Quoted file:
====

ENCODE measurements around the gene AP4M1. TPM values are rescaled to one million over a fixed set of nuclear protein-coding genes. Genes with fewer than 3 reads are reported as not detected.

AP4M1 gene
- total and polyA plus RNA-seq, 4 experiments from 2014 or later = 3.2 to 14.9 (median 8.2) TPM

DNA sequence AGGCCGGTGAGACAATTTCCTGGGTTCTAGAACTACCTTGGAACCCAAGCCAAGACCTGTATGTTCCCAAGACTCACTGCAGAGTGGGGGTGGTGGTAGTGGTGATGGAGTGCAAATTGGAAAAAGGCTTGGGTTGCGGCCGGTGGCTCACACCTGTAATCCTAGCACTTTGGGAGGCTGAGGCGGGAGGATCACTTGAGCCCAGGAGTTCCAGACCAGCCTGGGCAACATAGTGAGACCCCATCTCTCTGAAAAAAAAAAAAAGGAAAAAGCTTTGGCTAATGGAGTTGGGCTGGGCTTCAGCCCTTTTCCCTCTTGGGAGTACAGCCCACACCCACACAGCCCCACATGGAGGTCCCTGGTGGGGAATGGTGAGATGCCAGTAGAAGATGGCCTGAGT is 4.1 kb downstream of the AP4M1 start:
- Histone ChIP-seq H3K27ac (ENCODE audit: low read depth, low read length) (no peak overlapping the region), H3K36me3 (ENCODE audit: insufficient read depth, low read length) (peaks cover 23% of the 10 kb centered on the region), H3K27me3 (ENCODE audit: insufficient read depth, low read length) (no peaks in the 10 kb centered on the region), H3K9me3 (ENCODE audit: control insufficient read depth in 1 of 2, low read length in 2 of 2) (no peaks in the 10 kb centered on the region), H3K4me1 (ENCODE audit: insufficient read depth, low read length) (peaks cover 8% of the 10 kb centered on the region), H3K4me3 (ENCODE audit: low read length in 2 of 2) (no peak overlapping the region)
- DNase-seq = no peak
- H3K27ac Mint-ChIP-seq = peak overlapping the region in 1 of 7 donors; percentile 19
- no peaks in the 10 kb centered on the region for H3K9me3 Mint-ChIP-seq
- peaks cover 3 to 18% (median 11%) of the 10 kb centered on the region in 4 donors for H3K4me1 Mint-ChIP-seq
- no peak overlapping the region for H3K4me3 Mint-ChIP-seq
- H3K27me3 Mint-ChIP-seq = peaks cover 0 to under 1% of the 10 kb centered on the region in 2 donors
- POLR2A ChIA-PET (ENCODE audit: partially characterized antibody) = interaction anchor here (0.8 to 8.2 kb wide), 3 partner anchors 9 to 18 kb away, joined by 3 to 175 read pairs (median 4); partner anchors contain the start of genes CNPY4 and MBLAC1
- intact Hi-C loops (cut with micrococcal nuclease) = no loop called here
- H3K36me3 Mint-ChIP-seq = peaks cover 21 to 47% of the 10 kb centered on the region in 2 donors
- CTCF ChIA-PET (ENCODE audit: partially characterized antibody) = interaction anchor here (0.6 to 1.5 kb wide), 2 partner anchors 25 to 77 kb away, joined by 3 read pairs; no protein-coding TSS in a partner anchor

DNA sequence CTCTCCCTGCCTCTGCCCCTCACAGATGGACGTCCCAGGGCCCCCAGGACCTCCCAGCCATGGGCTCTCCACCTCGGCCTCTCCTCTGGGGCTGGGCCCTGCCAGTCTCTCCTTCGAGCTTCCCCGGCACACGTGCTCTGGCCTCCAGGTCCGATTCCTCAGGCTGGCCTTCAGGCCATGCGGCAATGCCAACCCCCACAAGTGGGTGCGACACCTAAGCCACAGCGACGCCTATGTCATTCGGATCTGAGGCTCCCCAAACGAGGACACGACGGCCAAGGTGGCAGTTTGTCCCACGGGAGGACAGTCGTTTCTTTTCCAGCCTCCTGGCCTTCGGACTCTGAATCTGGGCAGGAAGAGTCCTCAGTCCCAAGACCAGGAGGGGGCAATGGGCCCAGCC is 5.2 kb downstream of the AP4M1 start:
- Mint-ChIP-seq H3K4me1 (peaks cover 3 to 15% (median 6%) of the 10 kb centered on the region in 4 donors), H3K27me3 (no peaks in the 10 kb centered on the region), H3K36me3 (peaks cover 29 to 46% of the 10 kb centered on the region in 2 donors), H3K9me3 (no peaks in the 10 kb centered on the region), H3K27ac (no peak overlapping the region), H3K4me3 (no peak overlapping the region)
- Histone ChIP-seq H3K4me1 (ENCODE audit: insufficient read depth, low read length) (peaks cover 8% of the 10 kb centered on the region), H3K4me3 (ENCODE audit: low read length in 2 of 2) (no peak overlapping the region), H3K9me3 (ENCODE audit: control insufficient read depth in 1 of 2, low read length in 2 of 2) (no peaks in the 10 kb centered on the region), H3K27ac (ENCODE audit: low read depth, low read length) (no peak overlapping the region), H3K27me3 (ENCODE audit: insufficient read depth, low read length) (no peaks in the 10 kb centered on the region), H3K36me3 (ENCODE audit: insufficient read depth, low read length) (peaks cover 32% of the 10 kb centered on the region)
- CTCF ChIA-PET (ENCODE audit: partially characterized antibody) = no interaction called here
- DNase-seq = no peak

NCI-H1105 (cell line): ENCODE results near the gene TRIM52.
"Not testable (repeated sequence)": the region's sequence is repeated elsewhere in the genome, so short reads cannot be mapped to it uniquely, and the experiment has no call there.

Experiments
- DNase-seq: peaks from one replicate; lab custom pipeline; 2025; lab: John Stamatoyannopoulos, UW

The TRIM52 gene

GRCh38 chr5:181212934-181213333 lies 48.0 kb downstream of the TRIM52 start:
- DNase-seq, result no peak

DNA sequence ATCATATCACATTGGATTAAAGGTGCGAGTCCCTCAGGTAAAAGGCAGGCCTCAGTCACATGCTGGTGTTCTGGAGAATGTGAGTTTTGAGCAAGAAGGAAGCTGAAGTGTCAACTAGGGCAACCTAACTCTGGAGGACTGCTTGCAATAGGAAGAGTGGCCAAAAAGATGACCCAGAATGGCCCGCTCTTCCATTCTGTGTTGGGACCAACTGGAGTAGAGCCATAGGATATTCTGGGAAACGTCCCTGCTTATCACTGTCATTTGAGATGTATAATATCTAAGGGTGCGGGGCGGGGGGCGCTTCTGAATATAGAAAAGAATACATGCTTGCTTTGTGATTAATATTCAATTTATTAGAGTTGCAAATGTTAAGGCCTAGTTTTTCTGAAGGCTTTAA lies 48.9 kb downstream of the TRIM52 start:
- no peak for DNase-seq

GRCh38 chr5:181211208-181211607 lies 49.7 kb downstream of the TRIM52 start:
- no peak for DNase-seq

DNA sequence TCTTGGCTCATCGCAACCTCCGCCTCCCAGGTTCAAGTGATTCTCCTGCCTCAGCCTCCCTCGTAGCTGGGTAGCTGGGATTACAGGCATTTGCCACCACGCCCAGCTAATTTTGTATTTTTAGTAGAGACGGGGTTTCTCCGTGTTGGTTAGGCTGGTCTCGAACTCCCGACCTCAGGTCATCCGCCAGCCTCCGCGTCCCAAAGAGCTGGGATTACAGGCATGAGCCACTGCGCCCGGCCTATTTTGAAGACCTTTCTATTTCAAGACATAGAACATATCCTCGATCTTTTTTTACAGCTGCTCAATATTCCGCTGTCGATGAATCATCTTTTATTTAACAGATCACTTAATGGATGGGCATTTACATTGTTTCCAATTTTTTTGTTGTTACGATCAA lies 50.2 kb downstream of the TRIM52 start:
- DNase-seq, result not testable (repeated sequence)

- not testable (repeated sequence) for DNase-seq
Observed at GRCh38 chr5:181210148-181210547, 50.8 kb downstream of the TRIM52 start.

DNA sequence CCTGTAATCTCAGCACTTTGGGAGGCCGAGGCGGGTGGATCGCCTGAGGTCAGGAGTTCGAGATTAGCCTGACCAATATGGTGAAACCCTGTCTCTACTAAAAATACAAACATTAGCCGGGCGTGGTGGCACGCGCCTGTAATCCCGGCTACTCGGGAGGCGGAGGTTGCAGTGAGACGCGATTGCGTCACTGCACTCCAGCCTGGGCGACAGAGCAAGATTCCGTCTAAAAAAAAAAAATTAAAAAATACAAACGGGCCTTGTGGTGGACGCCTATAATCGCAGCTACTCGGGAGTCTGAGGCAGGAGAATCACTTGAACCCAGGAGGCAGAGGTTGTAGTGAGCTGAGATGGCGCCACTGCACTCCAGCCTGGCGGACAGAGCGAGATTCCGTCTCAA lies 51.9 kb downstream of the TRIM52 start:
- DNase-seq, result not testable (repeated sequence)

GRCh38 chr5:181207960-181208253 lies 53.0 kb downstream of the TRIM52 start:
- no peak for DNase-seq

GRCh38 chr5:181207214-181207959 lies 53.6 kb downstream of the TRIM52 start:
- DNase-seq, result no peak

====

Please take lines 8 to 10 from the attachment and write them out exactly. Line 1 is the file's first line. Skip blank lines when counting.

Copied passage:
- no peaks in the 10 kb centered on the region for H3K9me3 Mint-ChIP-seq
- peaks cover 3 to 18% (median 11%) of the 10 kb centered on the region in 4 donors for H3K4me1 Mint-ChIP-seq
- no peak overlapping the region for H3K4me3 Mint-ChIP-seq